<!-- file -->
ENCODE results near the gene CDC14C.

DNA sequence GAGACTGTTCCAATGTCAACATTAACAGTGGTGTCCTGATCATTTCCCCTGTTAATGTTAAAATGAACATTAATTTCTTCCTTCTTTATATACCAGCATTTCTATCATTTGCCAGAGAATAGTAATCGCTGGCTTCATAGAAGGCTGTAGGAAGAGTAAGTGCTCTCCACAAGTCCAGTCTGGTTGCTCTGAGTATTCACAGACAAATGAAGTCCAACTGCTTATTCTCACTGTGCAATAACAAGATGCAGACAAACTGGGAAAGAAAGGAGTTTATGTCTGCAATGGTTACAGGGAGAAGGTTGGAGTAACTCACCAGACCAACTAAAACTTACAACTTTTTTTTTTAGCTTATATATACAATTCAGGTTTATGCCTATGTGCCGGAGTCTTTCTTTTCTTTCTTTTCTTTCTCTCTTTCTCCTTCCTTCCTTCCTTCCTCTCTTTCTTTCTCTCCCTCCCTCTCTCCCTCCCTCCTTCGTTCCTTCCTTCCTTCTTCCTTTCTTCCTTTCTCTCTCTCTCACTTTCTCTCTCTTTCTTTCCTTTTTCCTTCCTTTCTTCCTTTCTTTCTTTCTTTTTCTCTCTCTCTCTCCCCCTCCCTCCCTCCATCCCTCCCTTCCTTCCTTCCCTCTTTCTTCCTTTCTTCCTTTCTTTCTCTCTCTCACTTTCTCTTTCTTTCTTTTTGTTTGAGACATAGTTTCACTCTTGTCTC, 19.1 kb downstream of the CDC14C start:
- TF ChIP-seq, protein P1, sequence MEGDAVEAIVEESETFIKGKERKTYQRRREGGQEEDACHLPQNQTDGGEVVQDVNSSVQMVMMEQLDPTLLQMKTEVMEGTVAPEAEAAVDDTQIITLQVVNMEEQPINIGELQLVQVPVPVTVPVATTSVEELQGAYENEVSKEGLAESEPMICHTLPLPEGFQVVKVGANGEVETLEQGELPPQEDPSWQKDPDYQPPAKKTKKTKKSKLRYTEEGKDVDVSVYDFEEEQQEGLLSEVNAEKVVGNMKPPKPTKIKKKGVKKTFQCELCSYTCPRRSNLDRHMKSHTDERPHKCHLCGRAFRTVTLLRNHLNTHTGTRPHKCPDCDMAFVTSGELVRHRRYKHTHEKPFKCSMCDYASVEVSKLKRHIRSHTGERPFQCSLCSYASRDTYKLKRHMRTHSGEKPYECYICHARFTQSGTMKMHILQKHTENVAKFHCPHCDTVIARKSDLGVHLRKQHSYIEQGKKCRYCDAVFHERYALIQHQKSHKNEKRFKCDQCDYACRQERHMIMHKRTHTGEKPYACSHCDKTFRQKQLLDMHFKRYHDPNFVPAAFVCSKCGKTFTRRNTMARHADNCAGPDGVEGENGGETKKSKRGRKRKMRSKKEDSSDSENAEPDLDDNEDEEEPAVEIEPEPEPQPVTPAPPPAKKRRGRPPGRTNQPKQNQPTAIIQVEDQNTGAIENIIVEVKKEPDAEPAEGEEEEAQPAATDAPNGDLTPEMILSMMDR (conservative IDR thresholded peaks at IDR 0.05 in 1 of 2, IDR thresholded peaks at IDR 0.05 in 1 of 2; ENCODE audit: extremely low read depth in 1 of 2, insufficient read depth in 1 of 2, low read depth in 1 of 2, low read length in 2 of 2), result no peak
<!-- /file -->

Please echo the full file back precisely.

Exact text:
ENCODE results near the gene CDC14C.

DNA sequence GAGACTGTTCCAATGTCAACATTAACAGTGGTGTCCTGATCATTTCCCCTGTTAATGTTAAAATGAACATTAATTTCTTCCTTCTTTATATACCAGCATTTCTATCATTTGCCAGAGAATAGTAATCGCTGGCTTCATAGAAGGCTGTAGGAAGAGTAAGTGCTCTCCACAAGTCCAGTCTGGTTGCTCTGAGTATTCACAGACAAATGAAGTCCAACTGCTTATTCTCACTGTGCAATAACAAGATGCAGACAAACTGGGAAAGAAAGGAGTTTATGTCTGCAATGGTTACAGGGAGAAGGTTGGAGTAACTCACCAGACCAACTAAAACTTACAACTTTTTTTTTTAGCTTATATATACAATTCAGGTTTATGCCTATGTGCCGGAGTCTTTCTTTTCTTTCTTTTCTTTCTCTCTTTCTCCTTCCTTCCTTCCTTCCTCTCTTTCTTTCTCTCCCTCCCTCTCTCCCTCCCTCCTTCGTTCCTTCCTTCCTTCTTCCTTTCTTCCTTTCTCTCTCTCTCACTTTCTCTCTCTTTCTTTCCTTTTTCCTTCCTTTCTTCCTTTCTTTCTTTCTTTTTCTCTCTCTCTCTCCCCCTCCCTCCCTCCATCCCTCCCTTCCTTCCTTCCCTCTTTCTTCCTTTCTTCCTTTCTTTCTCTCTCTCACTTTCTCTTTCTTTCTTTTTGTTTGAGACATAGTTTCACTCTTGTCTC, 19.1 kb downstream of the CDC14C start:
- TF ChIP-seq, protein P1, sequence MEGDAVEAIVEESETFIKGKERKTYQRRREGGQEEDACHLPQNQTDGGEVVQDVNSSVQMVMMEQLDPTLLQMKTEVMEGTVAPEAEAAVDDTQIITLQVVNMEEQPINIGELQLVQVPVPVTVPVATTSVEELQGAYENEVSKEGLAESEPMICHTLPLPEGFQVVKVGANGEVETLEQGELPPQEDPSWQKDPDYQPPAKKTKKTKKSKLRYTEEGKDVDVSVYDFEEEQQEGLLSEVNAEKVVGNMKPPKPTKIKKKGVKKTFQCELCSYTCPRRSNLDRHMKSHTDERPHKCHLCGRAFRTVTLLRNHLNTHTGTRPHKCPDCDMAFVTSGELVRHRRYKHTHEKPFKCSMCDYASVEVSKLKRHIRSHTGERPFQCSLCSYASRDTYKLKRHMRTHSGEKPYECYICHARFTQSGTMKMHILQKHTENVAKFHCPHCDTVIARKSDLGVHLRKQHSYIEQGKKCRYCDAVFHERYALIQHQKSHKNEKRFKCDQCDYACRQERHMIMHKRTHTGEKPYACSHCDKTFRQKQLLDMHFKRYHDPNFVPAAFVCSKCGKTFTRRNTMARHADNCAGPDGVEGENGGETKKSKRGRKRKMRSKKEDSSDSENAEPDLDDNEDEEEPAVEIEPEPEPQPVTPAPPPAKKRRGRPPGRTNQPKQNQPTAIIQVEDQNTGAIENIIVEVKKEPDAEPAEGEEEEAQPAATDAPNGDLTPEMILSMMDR (conservative IDR thresholded peaks at IDR 0.05 in 1 of 2, IDR thresholded peaks at IDR 0.05 in 1 of 2; ENCODE audit: extremely low read depth in 1 of 2, insufficient read depth in 1 of 2, low read depth in 1 of 2, low read length in 2 of 2), result no peak